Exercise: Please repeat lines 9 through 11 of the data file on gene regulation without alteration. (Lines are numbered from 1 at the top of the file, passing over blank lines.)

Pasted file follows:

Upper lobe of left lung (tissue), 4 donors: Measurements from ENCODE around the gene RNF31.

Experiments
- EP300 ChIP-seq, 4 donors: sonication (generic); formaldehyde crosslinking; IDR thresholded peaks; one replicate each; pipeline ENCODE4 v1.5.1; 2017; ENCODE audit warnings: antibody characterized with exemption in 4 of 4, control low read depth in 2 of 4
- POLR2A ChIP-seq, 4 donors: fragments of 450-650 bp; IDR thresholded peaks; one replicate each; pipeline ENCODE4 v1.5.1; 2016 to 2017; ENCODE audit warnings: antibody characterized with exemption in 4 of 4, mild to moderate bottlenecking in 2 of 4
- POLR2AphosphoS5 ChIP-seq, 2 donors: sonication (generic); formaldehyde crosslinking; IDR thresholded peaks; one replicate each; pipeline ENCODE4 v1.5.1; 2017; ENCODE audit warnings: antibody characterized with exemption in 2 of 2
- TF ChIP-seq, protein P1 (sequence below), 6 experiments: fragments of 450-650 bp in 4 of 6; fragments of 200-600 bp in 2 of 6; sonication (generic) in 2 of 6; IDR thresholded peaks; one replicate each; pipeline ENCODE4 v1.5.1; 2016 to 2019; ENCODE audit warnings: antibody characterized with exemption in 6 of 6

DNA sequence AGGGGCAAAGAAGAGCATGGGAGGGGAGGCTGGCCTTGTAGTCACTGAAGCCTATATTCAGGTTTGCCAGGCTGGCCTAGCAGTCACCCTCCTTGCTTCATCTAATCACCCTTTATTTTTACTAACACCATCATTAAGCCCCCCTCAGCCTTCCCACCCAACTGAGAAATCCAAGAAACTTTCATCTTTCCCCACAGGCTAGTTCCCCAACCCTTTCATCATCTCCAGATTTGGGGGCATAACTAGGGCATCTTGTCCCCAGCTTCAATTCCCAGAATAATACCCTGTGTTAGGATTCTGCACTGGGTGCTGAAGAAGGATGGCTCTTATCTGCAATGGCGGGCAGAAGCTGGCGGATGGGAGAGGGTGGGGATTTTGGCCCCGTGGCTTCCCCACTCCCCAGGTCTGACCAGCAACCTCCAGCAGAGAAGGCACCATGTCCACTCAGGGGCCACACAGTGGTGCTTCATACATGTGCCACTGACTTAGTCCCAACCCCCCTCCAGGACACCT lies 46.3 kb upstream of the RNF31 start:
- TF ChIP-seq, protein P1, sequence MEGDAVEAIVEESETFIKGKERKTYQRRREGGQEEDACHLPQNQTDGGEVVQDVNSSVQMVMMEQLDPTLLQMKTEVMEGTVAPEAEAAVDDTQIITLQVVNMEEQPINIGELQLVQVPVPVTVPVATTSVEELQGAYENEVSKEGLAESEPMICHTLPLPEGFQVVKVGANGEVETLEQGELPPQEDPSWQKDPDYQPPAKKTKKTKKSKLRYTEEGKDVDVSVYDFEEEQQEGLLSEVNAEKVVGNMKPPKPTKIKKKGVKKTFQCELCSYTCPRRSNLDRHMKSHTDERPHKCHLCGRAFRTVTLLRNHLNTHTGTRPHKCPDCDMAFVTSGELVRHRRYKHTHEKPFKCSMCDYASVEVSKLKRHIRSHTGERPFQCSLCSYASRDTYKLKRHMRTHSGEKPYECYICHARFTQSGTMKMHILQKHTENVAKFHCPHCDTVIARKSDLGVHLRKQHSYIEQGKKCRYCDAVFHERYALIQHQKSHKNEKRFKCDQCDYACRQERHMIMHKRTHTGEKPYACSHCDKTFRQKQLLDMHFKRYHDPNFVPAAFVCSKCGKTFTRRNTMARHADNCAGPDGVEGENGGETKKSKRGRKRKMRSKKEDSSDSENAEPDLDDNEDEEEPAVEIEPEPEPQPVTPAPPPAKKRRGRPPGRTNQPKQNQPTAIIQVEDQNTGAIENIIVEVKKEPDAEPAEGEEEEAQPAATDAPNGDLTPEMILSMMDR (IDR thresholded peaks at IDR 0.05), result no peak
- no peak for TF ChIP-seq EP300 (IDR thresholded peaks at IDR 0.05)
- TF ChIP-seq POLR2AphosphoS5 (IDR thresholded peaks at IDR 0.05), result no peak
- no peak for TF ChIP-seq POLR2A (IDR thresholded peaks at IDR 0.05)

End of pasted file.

- no peak for TF ChIP-seq EP300 (IDR thresholded peaks at IDR 0.05)
- TF ChIP-seq POLR2AphosphoS5 (IDR thresholded peaks at IDR 0.05), result no peak
- no peak for TF ChIP-seq POLR2A (IDR thresholded peaks at IDR 0.05)